FAA Reauthorization Amendments Would Streamline UAS Research, Extend Test Sites


The U.S. Senate has approved an amendment authored by Sen. Thad Cochran, R-Miss., to ensure greater public- and private-sector coordination of research and policy development for unmanned aircraft systems (UAS), the mission of the Federal Aviation Administration (FAA) Center of Excellence (COE).

The Cochran amendment has been adopted as part of the Federal Aviation Administration (FAA) Reauthorization Act (H.R.636) being debated by the Senate. According to Cochran, the amendment would prevent duplicative research efforts and strengthen existing UAS research programs at the Federal Aviation Administration (FAA), including the COE and existing UAS test sites.

Established in May 2015, the COE is a public-private partnership headed by a consortium led by Mississippi State University in coordination with 21 other universities. More than 100 industry partners provide matching funding to support the COE research related to integrating UAS technology into national airspace. In order to prevent duplication of efforts, the COE coordinates with the six UAS test sites established by the FAA.

The Cochran amendment was co-sponsored by Sens. Roger Wicker, R-Miss., and John Hoeven, R-N.D.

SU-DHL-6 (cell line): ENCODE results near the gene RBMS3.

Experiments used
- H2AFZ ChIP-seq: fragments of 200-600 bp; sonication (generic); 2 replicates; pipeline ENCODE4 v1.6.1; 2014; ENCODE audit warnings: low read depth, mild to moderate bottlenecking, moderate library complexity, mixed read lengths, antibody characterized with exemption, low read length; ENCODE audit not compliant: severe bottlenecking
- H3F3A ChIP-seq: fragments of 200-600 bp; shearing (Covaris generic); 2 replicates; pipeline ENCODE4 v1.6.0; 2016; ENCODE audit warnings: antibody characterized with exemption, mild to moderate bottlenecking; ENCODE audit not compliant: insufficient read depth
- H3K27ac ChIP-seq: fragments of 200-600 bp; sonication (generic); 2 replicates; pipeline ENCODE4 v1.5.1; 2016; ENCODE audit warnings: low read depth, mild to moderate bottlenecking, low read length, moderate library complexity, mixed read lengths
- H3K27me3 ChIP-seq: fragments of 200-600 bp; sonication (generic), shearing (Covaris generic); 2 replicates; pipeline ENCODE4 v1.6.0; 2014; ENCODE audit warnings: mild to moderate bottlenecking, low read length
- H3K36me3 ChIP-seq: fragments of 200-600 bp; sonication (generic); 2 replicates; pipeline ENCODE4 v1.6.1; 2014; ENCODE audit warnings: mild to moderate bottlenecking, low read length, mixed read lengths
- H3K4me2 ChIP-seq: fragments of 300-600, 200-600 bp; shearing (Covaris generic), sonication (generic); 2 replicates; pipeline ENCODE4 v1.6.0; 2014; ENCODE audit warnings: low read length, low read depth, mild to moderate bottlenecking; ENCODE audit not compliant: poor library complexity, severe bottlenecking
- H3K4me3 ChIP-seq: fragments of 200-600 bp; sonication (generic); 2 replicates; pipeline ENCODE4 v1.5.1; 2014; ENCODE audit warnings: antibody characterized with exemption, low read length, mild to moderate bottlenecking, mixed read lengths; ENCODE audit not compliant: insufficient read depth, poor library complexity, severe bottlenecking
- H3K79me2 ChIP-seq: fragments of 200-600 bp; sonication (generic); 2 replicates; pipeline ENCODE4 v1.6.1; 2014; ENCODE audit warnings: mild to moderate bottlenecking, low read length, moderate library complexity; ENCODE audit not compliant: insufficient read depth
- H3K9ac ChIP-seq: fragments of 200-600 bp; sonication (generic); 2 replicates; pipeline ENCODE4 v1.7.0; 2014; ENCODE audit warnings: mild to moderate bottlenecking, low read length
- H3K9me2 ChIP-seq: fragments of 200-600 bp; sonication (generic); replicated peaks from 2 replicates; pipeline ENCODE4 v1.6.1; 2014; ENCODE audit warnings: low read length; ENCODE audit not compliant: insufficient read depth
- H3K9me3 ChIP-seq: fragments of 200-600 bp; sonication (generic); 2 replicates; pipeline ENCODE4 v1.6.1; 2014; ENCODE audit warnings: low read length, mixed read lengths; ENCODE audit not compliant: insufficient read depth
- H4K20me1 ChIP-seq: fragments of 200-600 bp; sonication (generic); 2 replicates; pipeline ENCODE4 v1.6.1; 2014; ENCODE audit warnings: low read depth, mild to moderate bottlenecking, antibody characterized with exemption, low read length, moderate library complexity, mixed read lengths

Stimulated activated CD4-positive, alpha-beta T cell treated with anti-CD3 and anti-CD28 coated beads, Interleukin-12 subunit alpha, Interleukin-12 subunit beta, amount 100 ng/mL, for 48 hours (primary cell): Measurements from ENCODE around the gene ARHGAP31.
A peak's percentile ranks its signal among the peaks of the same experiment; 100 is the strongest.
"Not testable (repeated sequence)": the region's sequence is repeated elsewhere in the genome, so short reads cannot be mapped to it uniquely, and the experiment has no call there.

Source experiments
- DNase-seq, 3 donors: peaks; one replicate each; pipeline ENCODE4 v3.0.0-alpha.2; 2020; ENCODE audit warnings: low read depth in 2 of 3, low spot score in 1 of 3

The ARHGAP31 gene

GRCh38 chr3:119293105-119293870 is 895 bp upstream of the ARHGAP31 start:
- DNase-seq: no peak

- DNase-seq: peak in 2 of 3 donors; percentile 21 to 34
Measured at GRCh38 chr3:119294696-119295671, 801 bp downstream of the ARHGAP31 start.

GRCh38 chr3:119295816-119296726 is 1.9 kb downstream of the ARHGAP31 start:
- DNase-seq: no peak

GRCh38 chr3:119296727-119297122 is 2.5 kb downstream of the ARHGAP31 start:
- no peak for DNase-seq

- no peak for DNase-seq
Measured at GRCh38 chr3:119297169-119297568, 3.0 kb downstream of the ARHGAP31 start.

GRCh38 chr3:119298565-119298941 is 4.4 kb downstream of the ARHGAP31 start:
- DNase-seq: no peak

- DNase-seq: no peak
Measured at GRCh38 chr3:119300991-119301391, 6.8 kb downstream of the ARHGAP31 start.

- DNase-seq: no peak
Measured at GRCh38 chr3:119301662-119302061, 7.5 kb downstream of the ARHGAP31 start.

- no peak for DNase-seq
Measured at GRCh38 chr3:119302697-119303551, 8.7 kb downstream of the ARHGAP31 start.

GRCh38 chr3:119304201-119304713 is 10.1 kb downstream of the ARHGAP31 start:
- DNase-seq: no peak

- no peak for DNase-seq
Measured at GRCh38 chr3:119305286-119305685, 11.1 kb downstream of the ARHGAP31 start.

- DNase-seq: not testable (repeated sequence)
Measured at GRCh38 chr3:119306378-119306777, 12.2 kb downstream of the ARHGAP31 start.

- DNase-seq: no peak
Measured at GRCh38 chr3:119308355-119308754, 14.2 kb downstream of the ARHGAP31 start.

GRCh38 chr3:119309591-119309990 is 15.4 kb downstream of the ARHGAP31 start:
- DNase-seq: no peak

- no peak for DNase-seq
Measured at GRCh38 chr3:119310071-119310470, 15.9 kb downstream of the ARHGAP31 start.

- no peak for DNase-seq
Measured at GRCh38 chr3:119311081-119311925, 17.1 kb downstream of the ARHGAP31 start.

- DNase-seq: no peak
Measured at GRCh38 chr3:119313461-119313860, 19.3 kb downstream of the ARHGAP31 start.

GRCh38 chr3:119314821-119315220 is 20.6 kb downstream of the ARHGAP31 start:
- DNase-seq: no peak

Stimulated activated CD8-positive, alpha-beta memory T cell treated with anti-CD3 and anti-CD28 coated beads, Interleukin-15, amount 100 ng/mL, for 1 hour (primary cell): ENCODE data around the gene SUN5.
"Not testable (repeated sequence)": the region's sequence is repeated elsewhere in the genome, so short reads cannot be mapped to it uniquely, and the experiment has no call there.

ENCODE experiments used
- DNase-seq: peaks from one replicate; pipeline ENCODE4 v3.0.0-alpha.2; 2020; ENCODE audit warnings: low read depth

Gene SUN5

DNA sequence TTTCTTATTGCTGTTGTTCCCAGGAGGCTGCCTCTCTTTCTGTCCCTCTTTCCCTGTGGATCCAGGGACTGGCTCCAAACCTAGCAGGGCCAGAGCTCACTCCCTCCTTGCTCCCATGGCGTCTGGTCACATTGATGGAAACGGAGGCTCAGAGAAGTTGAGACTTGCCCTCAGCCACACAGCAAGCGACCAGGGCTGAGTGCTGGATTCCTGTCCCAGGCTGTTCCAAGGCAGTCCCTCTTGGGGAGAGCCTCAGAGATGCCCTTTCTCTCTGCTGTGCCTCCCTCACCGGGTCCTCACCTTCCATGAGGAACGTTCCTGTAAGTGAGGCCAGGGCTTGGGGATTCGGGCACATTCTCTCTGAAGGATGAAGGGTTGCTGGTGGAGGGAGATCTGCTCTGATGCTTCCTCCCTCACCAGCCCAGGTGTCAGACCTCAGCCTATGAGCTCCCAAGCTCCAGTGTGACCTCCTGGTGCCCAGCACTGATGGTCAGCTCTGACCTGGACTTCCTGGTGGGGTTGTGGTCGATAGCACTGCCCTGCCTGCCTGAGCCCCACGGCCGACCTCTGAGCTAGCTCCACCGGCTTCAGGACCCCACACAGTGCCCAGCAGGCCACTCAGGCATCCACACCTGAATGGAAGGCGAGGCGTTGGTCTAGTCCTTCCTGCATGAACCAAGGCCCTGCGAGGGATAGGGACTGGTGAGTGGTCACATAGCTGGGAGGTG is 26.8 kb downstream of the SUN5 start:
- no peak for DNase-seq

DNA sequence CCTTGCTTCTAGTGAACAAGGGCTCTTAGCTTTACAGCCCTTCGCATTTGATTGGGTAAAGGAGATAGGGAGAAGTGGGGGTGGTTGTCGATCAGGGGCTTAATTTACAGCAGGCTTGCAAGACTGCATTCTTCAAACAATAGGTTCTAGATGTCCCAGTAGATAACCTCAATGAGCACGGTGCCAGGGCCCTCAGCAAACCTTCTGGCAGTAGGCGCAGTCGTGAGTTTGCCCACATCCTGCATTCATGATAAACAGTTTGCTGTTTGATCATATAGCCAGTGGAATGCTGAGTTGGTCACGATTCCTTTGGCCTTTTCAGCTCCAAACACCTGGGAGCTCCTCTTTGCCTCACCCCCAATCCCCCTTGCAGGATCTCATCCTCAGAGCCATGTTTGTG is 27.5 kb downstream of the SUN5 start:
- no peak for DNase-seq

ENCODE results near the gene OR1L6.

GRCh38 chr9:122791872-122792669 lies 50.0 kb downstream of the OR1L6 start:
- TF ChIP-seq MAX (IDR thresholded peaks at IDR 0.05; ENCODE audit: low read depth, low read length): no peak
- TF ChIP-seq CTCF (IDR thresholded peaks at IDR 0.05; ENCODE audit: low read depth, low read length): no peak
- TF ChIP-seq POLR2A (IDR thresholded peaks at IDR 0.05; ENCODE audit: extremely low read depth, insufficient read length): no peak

Hoeven has also announced that the passage of an amendment he authored and introduced that will extend for five years congressional authorization of the six test sites.

Under current law, the test sites’ authorization expires on Sept. 30, 2017. The 2012 FAA reauthorization bill authorized the test sites for five years, and the current Hoeven amendment would extend their authorization through Sept. 30, 2022.

“The test sites have already made remarkable gains, such as nighttime operations, flying multiple aircraft in the same airspace, and researching and testing aircraft up to 1,200 feet,” Hoeven says. “Nevertheless, there’s much left to do, and that will require investment and support from industry partners. Those partners will be much more likely to use the FAA test sites if they can be sure those sites will be operational beyond the end of fiscal year 2017.”

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